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Can Certain Vegetables Affect Ketone Levels in Urine?

by
author image Aglaee Jacob
Aglaee Jacob is a registered dietitian. She has experience working with people who have diabetes, cardiovascular disease, hypertension and obesity issues. Jacob obtained a bachelor of science and a master of science, both in nutrition, from Laval University in Quebec City, Canada.
Can Certain Vegetables Affect Ketone Levels in Urine?
Eating too many vegetables could affect your ketones levels. Photo Credit destillat/iStock/Getty Images

If you are following a ketogenic diet to lose weight, you can check your urine ketone levels to ensure your body stays in a ketosis state, which means that your body is primarily utilizing fat. To be in ketosis and have detectable urine levels of ketones, which makes your ketone strips turn pink or purple, you need to keep your daily carb intake below 50 g a day. Count your carbs to ensure your carb intake stays within that narrow range. Some vegetables, especially starch vegetables, may affect your ketone levels. Consult your doctor to ensure a ketogenic diet is safe for you.

Potatoes

A potato is relatively high in carbohydrate and may not be a good vegetable option if you want to lose fat by inducing a state of ketosis. For example, even a very small potato has about 30 g of carbohydrates and 1 cup of mashed potatoes contains 35 g of carbohydrates. Sweet potatoes contain similar amounts of carbohydrates, with about 27 g of carbohydrates for a medium one or 58 g of carbohydrates for 1 cup of mashed sweet potato. If by eating potatoes, you consume over 50 g of carbohydrates a day, you won't be able to detect any ketones in your urine because you won't be in ketosis anymore.

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Corn and Peas

A cup of canned, sweet corn provides about 46 g of carbohydrates, while a large cob contains about 30 g of carbohydrates. Avoid corn if you wish to stay in ketosis. A 1-cup serving of green peas contains 21 g of carbohydrates and 1 cup of canned peas and carrots provide about 16 g of carbohydrates, which is significantly more than nonstarchy vegetables. Choose vegetables with a lower carb content for your ketogenic diet.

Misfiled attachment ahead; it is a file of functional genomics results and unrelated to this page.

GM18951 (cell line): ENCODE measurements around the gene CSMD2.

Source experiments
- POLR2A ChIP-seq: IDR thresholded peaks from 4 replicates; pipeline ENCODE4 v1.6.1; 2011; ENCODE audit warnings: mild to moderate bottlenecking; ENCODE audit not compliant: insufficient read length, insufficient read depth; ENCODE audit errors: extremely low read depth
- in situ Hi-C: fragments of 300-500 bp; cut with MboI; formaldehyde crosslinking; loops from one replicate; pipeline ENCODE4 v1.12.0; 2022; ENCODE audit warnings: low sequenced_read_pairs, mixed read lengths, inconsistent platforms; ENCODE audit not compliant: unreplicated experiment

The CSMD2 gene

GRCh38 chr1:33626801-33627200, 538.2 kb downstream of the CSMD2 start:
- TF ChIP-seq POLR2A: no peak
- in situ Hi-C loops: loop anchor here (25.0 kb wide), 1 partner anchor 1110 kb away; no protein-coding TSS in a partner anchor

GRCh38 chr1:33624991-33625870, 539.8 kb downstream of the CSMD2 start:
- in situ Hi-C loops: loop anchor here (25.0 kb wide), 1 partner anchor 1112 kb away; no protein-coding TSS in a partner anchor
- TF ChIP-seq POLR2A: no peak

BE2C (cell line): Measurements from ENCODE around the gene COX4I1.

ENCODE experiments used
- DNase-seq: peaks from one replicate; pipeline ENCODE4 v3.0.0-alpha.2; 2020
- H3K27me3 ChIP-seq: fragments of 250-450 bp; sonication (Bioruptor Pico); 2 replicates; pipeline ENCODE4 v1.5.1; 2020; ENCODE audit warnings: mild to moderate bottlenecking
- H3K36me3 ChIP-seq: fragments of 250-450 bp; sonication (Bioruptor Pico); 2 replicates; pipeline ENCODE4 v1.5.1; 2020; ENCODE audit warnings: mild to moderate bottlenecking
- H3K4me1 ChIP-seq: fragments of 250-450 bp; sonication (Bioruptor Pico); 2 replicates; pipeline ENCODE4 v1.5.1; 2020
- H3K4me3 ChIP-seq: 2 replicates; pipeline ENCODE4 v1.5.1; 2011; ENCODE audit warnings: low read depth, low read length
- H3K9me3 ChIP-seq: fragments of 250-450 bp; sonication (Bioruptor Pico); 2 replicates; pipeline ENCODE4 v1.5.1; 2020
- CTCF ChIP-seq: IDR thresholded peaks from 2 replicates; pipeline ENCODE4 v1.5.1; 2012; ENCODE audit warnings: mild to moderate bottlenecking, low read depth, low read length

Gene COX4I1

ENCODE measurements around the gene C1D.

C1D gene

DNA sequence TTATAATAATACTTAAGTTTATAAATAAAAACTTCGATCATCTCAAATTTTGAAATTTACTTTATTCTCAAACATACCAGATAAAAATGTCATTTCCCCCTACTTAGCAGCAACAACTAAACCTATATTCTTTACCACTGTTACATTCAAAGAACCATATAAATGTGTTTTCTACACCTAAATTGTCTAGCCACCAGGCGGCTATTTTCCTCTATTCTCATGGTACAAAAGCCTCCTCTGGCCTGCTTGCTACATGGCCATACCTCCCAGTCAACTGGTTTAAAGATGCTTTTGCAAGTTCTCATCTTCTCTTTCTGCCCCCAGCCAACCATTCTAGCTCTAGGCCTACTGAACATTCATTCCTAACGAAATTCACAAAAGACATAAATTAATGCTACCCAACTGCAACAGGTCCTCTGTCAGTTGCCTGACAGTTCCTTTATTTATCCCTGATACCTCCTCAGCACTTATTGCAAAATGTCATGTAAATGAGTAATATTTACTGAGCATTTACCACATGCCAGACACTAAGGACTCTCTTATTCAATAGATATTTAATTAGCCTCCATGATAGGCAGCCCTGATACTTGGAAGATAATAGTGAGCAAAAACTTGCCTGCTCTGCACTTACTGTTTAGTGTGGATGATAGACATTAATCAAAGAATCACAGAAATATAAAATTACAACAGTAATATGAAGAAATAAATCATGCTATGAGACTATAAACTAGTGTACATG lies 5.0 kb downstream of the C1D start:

Winter Squash

A cup of cooked spaghetti squash contains about 10 g of carbohydrates, which is not that high. However, most dieters would eat at least 2 cups, which would correspond to at least 20 g of carbohydrates. For some, it can be enough to put them out of ketosis.

Tomatoes

A whole medium, fresh tomato contains less than 5 g of carbohydrates per serving, but tomato sauces, because they are concentrated and often contain added sugar, can contain significant amounts of carbohydrates. For example, 1 cup of canned tomato sauce contains 24 g of carbohydrates. An 8-oz.glass of tomato juice contains about 10 g of carbohydrates. When buying tomato-based products, look at the carb content on the labels to help you stay in ketosis and lose weight.

Beets and Parsnips

A 1-cup serving of sliced beets provides about 17 g of carbohydrates, which can easily make you go overboard with your daily carb intake and put you out of ketosis. One cup of sliced, cooked parsnip contains approximately 27 g of carbohydrates. Avoid this high-carb vegetables if you want to maintain some detectable levels of ketones in your urine.

Nonstarchy Vegetables

Most nonstarchy vegetables, including broccoli, cauliflower, onions, asparagus, Brussels sprouts and eggplant, contain very small amounts of carbohydrates. However, if you eat large servings at each meal, your carb intake may reach a level that is high enough to stop ketosis. Track your carb intake, even from nonstarchy vegetables, to help maintain your ketogenic diet.

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